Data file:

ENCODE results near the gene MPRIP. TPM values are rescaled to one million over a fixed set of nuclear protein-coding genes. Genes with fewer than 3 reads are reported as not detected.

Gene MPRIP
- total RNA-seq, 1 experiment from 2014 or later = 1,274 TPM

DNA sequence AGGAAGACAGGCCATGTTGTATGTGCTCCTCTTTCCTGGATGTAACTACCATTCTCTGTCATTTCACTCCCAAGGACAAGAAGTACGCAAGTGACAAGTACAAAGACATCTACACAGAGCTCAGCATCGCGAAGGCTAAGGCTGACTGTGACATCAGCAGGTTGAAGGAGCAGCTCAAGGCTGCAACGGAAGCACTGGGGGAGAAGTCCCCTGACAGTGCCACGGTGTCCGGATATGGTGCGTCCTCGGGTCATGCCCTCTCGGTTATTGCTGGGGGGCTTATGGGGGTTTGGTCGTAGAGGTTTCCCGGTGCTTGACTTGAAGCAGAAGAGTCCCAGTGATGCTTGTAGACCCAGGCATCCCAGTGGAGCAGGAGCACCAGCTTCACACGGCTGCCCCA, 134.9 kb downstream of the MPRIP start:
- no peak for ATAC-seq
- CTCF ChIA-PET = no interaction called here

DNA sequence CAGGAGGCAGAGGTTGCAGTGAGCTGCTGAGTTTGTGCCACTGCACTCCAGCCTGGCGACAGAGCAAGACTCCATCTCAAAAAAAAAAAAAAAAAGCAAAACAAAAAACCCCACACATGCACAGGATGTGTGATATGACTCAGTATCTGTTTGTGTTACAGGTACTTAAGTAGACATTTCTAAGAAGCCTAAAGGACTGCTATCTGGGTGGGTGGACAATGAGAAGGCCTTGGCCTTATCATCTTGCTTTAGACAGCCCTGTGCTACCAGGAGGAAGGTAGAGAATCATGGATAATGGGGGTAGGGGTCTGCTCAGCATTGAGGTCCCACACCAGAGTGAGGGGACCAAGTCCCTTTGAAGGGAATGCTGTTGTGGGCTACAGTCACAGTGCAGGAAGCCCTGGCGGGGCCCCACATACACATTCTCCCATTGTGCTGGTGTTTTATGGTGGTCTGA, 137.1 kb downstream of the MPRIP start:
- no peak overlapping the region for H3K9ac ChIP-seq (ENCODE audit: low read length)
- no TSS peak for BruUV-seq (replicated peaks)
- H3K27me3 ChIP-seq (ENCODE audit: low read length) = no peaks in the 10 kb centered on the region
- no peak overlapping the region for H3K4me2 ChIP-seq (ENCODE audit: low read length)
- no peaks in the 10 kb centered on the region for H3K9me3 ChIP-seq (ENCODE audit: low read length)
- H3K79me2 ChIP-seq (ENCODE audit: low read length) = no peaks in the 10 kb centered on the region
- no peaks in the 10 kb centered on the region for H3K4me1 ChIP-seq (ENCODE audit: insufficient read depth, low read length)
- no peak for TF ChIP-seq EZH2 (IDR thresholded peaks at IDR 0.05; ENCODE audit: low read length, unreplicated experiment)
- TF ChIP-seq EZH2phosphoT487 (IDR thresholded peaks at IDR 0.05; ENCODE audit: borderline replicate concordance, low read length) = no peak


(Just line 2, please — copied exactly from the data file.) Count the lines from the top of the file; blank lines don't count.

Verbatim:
Gene MPRIP